SN: Yes! Well, there’s also one where I wander or stumble in from the deserted street into the cinema, I’ve gone mad and I’m covered in crosses, and I sit down and… in the actual movie, I’m watching myself, but in the clip on YouTube, I’m watching Adam Sandler and laughing in a rather out of control manner. It works quite well, actually. [Laughs.] Of course, no one asked if they could use it, but I can’t say as I really care.

AVC: Did you consider it complimentary that you were the go-to guy for crazy people for a while?


SN: You know, I wonder how many of those I just turned crazy when I played them. [Laughs.] I can’t recall. But I’d sooner be crazy than boring!

Dead Calm (1989)—“John Ingram”
SN: Well, that was fantastically good fun, actually, although quite a lot of the time we were seasick and cold and wet and stuff like that. It was a very interesting film to do, as there were only three characters, you know, but it works very well, and it built quite a few careers. For [director] Phillip Noyce, it launched him into big action films, and there’s this Australian actress called Nicole Kidman in it who you might’ve heard of…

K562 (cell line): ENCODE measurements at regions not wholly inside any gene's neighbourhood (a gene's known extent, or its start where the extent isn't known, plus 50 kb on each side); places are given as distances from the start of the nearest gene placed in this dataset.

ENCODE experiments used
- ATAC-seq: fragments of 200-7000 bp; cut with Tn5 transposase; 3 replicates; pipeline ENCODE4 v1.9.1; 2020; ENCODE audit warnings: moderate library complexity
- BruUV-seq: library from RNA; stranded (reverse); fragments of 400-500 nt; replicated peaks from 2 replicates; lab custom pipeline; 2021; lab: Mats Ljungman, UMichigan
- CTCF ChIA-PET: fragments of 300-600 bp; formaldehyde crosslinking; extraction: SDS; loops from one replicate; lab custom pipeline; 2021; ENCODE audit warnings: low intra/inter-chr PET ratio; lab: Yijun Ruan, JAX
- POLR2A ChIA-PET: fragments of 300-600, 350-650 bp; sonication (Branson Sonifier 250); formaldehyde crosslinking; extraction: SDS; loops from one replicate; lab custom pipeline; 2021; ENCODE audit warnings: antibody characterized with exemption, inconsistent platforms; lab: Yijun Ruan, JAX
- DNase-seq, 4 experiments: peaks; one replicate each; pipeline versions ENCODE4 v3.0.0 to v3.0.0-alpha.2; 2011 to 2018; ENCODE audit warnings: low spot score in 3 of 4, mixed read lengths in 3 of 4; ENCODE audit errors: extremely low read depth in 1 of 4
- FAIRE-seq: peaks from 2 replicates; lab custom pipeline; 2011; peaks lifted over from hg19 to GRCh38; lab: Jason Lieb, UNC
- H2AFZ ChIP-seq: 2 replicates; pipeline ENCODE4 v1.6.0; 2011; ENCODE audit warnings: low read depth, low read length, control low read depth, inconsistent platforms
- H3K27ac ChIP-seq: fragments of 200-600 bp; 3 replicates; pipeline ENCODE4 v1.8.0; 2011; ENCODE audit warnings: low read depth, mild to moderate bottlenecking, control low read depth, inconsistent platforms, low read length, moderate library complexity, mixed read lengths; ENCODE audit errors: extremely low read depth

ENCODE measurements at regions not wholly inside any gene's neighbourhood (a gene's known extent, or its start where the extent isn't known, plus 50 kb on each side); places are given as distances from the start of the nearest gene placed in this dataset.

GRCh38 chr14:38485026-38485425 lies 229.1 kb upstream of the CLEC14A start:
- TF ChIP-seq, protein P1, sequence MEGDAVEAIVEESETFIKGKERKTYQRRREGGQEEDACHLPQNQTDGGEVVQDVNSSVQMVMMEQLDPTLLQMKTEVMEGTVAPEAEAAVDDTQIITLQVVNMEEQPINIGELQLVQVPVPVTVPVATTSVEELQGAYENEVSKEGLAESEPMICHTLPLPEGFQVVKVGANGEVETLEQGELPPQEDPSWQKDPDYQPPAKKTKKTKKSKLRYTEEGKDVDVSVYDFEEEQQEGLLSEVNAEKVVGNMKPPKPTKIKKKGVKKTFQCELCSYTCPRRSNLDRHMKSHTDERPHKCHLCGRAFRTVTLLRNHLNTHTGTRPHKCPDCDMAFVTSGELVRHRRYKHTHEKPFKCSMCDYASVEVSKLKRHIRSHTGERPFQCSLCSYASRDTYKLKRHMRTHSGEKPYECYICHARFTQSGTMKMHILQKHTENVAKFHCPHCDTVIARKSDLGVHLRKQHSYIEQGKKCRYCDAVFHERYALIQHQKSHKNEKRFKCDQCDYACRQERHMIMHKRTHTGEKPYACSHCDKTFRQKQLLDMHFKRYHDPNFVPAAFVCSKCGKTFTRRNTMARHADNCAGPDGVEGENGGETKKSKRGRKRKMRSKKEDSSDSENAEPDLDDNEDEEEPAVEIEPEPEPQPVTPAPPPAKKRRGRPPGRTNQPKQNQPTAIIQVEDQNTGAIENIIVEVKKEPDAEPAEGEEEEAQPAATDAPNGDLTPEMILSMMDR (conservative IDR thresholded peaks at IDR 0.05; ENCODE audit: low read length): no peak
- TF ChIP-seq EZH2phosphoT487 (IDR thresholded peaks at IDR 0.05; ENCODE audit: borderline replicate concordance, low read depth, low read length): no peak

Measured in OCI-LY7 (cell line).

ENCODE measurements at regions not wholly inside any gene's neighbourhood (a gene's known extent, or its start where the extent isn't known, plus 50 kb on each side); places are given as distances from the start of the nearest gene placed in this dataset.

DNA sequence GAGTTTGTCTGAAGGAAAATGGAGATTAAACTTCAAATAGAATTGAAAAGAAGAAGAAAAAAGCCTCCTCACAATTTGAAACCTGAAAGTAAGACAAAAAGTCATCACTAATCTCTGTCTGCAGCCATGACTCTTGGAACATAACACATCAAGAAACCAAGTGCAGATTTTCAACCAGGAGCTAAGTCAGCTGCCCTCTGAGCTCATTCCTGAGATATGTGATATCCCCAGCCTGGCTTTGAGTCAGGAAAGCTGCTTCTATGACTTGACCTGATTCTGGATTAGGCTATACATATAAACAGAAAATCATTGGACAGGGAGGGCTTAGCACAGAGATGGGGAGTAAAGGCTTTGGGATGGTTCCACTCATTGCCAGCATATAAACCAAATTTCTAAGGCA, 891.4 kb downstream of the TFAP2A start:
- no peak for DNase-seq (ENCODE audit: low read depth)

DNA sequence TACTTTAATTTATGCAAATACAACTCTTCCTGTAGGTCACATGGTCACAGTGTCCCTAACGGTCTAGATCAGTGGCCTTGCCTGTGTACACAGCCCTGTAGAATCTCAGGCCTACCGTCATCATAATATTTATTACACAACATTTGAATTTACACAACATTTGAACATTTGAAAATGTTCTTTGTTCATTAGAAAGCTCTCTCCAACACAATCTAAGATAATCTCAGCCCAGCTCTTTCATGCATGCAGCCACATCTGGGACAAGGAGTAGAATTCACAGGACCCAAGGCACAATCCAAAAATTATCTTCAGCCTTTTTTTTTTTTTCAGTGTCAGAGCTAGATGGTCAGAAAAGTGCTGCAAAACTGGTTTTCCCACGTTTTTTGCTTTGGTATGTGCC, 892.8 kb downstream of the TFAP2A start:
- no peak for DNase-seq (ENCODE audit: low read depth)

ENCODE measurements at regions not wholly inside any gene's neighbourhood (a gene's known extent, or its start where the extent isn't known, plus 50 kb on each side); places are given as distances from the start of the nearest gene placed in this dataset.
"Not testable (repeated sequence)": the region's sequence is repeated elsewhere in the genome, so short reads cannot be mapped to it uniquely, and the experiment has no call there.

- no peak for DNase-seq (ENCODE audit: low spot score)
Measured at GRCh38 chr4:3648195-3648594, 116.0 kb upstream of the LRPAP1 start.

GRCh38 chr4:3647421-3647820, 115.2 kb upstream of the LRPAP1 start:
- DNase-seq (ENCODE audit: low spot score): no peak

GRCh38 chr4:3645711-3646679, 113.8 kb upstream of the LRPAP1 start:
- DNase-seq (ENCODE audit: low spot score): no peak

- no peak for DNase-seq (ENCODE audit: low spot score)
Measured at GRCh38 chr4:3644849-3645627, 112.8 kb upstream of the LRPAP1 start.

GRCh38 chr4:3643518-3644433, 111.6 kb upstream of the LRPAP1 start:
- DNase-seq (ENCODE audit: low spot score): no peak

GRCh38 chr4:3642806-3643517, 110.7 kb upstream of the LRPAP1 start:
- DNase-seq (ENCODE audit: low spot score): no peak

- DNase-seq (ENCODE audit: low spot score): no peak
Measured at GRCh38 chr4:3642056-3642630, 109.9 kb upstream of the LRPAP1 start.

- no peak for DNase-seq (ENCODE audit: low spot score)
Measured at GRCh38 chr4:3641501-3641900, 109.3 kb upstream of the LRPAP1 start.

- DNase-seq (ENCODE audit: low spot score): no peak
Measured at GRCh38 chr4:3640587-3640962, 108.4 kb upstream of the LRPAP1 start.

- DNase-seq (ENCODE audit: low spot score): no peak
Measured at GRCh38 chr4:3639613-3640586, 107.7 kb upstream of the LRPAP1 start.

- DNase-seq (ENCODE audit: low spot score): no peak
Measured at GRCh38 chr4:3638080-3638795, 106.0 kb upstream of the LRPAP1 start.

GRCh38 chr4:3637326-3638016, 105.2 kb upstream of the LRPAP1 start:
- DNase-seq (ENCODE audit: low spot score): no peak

AVC: The name sounds vaguely familiar.

SN: Does it now? Well, that’s where she got her first big bump from, in no uncertain terms.


AVC: She’d probably prefer that people remember that as her first film rather than BMX Bandits.

SN: [Laughs.] You’re very knowledgeable, aren’t you? BMX Bandits. Oh, God, yes. When she was an 18-year-old with curly red hair…